The RBI’s role in inflation management or price stability has also evolved over the years. A flexible inflation targeting framework was established in 2016. For decades, the RBI Governor decided the direction of interest rates in the economy. The new system was implemented due to disagreements between the government and the RBI regarding interest rate movements in the early part of the 2010s, during Duvvuri Subbarao’s tenure as Governor. The Congress-led UPA government insisted interest rate cuts to support growth, while the RBI prioritized keeping inflation low. When the BJP-led NDA government came into power, the parliament mandated a six-member Monetary Policy Committee (MPC) – three members from the RBI and three nominated by the government. This aligns with global standards, as central banks worldwide follow a committee approach. For example, the Federal Open Market Committee consists of a dozen members. The inflation target set for the MPC is 4 percent, with a lower range of 2 percent and an upper range of 6 percent. So far, the new framework has been functioning effectively.

The RBI also plays a crucial role in regulating the financial services sector. Over the last decade, the RBI has implemented a number of initiatives aimed at reducing non-performing assets (NPAs) or hidden NPAs in banks’ books. While the Insolvency and Bankruptcy Code (IBC) has played a significant role, the RBI’s proactive measures have also been instrumental. Currently, banks maintain a comfortable capital adequacy ratio of 15-16 percent, with net NPAs standing at less than 1 percent and a return on assets (ROA) of 1.2 percent. In addition, the RBI serves as a lender of last resort during financial crises. In fact, the RBI has intervened to rescue failing banks such as Yes Bank and Lakshmi Vilas Bank. It has also helped in the recovery of funds in cases likes IL&FS, Reliance Capital, and DHFL.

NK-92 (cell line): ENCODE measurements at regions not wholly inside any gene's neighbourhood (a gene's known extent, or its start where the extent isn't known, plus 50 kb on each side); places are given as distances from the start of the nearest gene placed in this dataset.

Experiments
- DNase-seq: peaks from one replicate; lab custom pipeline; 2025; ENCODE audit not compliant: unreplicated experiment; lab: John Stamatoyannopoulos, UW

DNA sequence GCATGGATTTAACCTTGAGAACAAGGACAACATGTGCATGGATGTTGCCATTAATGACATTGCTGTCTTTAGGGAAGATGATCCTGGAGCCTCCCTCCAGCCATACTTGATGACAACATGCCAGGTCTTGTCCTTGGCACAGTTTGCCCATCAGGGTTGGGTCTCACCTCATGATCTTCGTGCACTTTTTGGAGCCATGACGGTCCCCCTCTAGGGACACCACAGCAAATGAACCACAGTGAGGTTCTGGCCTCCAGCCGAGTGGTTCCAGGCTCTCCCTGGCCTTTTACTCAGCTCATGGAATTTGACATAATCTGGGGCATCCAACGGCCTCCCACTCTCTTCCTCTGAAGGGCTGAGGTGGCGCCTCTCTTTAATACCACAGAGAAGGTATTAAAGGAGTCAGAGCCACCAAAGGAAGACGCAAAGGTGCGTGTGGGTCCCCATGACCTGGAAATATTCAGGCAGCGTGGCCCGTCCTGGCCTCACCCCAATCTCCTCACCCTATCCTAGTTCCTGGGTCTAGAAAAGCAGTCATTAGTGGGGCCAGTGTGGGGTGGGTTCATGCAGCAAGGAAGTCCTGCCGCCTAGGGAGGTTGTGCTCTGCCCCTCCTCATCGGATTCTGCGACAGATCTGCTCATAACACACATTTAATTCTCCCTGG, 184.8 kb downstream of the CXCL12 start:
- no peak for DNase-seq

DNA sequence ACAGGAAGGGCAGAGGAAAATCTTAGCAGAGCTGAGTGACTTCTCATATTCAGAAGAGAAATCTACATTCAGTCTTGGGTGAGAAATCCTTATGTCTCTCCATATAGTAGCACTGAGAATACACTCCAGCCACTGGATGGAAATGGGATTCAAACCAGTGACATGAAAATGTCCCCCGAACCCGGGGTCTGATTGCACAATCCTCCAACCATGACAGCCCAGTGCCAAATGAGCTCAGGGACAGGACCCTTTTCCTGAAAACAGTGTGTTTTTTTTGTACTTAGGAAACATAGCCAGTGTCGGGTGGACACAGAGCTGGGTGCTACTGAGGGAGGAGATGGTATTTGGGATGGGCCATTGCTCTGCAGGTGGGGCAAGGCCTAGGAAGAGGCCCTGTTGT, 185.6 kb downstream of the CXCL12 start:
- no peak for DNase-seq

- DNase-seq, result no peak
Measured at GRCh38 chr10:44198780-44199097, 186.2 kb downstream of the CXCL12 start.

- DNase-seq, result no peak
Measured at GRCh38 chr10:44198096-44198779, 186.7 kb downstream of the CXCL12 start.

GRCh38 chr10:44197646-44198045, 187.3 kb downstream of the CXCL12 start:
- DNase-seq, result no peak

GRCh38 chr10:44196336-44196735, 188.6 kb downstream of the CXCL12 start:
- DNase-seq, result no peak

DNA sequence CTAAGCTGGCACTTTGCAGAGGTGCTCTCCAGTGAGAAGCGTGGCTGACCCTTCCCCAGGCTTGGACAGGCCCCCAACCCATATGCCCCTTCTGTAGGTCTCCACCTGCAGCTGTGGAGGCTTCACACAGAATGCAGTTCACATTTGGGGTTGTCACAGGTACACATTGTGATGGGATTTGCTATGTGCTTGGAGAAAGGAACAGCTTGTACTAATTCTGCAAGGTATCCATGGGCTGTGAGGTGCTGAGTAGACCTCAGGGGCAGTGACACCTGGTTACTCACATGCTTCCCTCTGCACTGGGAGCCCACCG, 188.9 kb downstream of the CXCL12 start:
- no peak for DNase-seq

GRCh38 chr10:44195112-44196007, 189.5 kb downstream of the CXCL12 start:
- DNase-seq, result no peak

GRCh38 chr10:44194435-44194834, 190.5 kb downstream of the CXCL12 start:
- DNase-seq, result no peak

In the last decade, the RBI has been playing an important role in promoting digital payments. Currently, UPI, which is an instant account to account transfer,  handles a staggering 12 billion transactions per month, with a total value reaching 18.23 lakh crore in December alone. In terms of total retail payments, UPI commands a 21 percent share in transaction value for the fiscal year 2022-23, while NEFT holds 51 percent, and paper-based transactions at 11 percent. Within just seven years, UPI has secured a fifth of the market share. 

Over the next 5 years,  UPI is poised to further erode the shares of NEFT and paper-based cheque transactions. The scale of UPI transaction is such that it will soon threaten the global payment networks. Visa handles 212 billion debit and credit transactions annually, followed by Mastercard with 170 billion transactions. UPI is already at 150 billion transactions annually. In the  next 2-3 years, India  will surpass the combined transaction volume of both Mastercard and Visa.